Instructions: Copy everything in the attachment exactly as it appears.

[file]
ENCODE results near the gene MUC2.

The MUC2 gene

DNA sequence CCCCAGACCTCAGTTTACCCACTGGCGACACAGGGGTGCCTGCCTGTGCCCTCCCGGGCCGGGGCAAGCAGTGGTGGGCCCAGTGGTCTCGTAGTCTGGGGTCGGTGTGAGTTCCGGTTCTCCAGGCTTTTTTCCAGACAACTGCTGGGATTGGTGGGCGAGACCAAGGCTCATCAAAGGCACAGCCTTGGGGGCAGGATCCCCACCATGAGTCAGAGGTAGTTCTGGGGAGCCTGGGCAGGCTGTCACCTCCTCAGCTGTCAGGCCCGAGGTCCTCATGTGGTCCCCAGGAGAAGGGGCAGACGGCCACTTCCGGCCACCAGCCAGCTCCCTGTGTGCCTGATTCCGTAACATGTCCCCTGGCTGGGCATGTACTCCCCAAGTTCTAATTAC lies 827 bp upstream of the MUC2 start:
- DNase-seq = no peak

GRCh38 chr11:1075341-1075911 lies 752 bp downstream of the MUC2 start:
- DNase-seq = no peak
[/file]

ENCODE results near the gene MUC2.

The MUC2 gene

DNA sequence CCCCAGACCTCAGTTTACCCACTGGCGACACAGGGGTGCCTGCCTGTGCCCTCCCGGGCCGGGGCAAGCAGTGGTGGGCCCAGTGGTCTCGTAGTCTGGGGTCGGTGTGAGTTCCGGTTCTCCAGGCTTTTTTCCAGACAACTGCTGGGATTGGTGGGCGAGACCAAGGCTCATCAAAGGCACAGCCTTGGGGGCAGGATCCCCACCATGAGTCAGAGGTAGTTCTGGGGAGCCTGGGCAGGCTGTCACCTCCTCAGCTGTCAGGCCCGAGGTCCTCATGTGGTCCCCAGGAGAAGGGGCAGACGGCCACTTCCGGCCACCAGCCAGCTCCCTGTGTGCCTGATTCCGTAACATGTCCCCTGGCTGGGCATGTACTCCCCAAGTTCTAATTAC lies 827 bp upstream of the MUC2 start:
- DNase-seq = no peak

GRCh38 chr11:1075341-1075911 lies 752 bp downstream of the MUC2 start:
- DNase-seq = no peak